Rafael Benitez named his venture after a bookshop of his youth on Padre Faura, Ermita, now gone

Theater design is by multi-awarded Ohm David, formerly Dulaang UP’s resident designer and technical director, and light and visual design is by Meliton Roxas. Tickets are available at Ticketworld.

From left: Rafael Benitez, project manager Regina Samson, Anton Juan, and the author

Rafael Benitez, chairman and CEO of Erehwon, says that the choice of Anton Juan as chief cultural consultant was destined. “Anton was my teacher in Humanities, I know his track record. And he’s a guru!”

Benitez named his venture after a bookshop of his youth on Padre Faura, Ermita, now gone. He used to be an Erehwon Bookshop regular. He swears that memories of it “still linger in this senior citizen’s mind.”

He recalls how he persuaded his board of trustees to approve the same name for his art center in Villa Beatriz Subdivision, Old Balara, Quezon City. He adds, “Besides, there’s this roundabout way coming to our art center, as if you are going nowhere but end up actually here!” That’s Erehwon “here and now,” not Samuel Butler’s Utopian “nowhere.”

Erehwon building with the scenic elevator

Erehwon opened its doors on Aug. 30, 2012 with its initial exhibit, Volume One, curated by Ruel Caasi. The spacious building used to be an industrial bakery owned by Benitez. He wondered what to do with such a space when the bakery closed shop. That year, too, the four-story building expanded into a performing arts center, with the entry of the Metro Manila Concert Orchestra under composer and conductor Chino Toledo.  A floor was for the exclusive use of its resident dance company, the Ballet Philippines-Daloy Dance Company. Space was also earmarked for artist residency. Within its facility is a state-of-the-art, full-color commercial printing press.

In 2013, the center held the Erehwon Fiesta featuring Mementos, an exhibit of memorabilia of National Artist for Literature Francisco Arcellana. The Arcellana show was the first of a series honoring the National Artists of the Philippines. Erehwon Fiesta II in 2014 featured an exhibit in honor of National Artist Nick Joaquin under the theme The Art of Storytelling in Words and Images. Its curator, UP Professor Reuel Aguila, described the event as Erehwon’s initial contribution to Joaquin’s centennial celebration in 2017.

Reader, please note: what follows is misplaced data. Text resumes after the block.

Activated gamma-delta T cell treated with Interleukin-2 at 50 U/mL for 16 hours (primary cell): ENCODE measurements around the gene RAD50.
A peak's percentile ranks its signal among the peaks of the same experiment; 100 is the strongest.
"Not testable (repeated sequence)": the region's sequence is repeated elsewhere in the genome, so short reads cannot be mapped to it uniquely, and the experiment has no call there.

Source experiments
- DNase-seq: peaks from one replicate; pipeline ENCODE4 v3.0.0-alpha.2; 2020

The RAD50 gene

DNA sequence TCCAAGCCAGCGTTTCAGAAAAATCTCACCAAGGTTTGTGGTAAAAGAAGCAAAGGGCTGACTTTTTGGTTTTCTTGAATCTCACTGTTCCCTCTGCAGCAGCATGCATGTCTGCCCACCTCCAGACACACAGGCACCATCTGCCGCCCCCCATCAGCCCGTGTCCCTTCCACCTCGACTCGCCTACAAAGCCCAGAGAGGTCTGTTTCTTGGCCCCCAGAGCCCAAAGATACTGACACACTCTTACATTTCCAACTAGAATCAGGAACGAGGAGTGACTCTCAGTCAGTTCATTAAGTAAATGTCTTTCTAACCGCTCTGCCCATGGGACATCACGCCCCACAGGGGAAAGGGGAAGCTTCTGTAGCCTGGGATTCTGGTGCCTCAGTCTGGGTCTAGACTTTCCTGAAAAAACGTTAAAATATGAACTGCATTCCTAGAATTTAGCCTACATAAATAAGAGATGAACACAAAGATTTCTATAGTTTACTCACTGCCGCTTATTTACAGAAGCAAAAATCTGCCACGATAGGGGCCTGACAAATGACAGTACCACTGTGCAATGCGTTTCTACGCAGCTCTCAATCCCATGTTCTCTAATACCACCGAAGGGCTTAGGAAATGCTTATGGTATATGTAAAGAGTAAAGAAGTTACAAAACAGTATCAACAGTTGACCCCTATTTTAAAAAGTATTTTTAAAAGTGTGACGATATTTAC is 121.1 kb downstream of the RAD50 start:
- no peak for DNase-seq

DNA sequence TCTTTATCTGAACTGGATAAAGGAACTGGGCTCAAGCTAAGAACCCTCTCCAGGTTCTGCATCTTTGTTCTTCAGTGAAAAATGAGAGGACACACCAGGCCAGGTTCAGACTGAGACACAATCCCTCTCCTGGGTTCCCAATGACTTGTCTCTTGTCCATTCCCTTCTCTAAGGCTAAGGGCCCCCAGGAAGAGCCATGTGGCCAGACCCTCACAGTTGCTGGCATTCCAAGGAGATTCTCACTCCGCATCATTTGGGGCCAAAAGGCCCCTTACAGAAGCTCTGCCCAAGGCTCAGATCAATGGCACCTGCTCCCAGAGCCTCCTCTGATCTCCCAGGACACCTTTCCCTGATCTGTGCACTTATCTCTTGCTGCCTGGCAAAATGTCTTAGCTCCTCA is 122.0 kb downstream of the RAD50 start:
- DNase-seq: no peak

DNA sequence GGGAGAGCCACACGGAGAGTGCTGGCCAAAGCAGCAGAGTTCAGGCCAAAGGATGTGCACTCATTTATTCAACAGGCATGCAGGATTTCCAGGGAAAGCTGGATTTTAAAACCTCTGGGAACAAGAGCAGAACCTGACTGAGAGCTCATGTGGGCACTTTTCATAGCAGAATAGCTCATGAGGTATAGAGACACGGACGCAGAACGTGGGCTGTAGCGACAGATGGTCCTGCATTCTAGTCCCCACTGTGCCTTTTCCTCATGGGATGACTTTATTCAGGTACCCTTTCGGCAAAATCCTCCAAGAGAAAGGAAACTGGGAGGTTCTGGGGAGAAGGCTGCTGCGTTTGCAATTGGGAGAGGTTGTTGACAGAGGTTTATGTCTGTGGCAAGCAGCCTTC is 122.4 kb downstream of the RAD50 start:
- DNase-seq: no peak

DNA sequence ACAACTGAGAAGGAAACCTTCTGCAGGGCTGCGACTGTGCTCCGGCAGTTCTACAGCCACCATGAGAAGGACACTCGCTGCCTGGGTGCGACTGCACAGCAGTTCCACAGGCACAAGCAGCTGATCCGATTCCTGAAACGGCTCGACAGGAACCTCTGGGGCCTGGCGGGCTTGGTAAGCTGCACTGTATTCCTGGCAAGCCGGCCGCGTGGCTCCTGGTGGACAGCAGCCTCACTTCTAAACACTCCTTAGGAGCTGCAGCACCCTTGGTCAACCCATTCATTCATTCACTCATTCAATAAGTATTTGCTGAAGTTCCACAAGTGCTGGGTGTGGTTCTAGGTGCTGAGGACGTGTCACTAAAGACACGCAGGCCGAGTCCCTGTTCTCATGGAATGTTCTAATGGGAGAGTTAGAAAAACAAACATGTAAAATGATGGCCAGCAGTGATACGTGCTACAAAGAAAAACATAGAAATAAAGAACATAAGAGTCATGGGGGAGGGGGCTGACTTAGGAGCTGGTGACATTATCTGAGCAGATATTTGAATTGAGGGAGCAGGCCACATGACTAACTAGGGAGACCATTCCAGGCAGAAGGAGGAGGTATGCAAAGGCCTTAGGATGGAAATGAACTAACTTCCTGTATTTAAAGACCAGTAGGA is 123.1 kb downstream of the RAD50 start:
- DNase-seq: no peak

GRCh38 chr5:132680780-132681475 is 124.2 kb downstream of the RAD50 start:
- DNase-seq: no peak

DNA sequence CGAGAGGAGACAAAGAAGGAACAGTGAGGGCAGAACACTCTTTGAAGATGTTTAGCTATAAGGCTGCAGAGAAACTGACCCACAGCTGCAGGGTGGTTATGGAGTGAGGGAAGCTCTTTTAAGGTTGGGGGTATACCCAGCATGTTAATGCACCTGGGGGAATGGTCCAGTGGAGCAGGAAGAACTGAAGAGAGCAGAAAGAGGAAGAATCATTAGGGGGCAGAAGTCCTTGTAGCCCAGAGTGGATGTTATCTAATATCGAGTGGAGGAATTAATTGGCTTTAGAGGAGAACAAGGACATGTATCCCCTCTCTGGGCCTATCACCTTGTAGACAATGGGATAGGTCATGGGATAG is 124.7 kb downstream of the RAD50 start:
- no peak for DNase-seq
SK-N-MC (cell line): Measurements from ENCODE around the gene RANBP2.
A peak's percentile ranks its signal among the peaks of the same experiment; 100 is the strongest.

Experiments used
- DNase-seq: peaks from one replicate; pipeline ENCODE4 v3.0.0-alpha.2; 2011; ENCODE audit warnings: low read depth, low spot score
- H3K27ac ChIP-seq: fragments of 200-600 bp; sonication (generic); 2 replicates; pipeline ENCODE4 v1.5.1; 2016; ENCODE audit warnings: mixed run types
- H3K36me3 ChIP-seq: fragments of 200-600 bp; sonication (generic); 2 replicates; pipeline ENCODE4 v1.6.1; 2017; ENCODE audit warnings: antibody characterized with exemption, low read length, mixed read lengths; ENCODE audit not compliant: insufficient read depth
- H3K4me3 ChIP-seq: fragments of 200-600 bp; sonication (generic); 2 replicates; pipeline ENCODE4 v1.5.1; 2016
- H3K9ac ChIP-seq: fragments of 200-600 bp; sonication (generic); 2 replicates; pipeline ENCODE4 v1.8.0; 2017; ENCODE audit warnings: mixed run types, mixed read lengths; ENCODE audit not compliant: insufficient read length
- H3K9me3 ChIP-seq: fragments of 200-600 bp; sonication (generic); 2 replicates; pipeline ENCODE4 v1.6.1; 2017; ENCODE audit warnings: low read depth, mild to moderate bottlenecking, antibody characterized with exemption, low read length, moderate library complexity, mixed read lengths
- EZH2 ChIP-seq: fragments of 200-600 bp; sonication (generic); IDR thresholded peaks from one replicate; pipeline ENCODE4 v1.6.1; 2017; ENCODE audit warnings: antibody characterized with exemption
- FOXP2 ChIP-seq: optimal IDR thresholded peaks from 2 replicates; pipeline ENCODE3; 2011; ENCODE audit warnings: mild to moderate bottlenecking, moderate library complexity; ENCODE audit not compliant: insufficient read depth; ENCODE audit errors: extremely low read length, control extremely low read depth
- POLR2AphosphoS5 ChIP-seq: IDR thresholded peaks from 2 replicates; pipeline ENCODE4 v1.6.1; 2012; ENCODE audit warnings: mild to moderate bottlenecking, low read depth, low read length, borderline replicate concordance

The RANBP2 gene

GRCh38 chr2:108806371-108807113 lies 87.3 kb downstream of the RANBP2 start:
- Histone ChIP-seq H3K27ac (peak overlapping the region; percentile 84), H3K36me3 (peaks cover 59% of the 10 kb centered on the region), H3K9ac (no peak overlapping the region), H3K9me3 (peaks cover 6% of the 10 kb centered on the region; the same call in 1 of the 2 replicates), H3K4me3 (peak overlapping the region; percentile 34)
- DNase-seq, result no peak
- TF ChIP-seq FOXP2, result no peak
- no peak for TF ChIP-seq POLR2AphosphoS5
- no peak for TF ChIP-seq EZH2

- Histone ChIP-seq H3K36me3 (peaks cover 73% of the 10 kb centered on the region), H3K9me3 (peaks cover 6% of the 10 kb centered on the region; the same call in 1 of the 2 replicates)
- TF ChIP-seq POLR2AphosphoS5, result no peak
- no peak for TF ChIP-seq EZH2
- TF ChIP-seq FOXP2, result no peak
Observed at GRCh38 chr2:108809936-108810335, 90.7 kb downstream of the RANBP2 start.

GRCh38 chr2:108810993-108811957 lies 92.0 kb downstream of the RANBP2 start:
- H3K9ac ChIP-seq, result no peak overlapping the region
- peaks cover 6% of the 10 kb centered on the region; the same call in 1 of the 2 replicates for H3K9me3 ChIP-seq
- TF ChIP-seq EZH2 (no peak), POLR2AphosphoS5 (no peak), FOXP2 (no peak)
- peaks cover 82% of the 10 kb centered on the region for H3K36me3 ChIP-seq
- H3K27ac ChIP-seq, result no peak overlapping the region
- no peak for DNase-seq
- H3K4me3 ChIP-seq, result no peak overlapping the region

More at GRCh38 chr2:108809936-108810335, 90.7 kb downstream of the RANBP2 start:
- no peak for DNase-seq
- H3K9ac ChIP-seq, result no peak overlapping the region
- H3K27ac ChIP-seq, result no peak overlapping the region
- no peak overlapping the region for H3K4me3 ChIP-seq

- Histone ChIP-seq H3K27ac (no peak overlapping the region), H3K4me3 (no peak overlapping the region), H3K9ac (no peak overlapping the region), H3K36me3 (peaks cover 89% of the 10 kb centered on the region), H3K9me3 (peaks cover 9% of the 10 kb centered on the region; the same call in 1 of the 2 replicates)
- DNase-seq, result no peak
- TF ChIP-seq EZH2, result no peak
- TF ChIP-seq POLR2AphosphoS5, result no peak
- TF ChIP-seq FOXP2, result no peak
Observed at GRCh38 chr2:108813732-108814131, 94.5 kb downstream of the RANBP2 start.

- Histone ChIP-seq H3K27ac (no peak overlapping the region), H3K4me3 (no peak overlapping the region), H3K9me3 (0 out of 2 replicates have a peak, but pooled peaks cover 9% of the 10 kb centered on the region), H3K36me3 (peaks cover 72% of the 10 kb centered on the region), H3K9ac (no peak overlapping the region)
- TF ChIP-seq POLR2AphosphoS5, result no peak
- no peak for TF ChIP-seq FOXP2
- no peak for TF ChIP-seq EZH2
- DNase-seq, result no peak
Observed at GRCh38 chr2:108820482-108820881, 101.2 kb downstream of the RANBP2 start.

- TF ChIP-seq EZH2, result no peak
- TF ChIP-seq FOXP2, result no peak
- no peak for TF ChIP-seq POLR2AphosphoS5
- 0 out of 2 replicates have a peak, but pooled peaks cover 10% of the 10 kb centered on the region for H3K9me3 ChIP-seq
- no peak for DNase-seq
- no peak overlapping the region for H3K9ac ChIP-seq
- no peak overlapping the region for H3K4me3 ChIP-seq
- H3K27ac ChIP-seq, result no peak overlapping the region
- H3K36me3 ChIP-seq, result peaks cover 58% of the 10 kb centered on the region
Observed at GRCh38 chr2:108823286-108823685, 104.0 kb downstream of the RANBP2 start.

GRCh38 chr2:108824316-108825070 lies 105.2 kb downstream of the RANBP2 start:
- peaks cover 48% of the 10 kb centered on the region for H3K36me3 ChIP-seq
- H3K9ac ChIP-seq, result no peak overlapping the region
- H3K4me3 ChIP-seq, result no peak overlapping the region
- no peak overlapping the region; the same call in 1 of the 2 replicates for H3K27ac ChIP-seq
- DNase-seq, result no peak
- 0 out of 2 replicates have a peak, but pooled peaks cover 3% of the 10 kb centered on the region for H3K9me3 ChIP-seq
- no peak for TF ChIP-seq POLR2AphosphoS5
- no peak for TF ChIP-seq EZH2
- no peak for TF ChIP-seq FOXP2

Behn Cervantes inspired Erehwon’s key principles of promoting convergence, collaboration, and camaraderie among artists

Erehwon has prided itself in being a center for advocacy. It encourages participation in the arts through education and outreach programs involving young students and communities, cultural exchange and cooperation, and making art accessible to as many people as possible. This has given it a reputation as a People’s Art Center, meriting the Quezon City Government’s highest form of honor, the Manuel L. Quezon Gawad Parangal Award, as one of the Outstanding Citizens of Quezon City in 2018.

Unveiling of Heber  Bartolome sculpture

On its second decade of existence, Erehwon Center for the Arts has installed three life-sized sculptures of Nick Joaquin, Behn Cervantes, and Heber Bartolome, all made by artist Jose “Al” Gilroy, a protégé of National Artist Napoleon Abueva.

Anton Juan with the sculpture of Behn Cervantes at Erehwon

Cervantes, a theater pioneer and acclaimed film director, inspired Erehwon’s key principles of promoting convergence, collaboration, and camaraderie among artists. His image stands in welcome at the entrance to the entertainment venue named after him, Behn Cervantes The Roofdeck, with Nick Joaquin with his ubiquitous bottle of beer.

A life-sized sculpture of folk-rock icon Heber Bartolome, who started Erehwon’s Filipino Music Legends Series with his iconic song Tayo’y Mga Pinoy, portrays the musician playing his guitar at center stage of the open-air venue, surrounded by the floor painting of artist Leeroy New.

Erehwon has also installed an all-glass elevator significantly improving accessibility to the upper floors of the center, especially for senior citizens and the physically challenged.

What else is in store for Erehwon? The theater mentor in Anton Juan envisions an Erehwon Academy of Arts where local and international theater greats will be able to hone a young generation of artists. The second decade of Erehwon may yet see a further flowering of the arts in our country.

Erehwon Youth Rondalla

About author

Articles

Alma Cruz Miclat is a freelance writer and retired business executive. She is the author of deluxe books Soul Searchers and Dreamers: Artists’ Profiles and Soul Searchers and Dreamers, Volume II, and co-author with Mario I. Miclat, Maningning Miclat and Banaue Miclat of Beyond the Great Wall: A Family Journal, a National Book Awardee for biography/autobiography in 2007.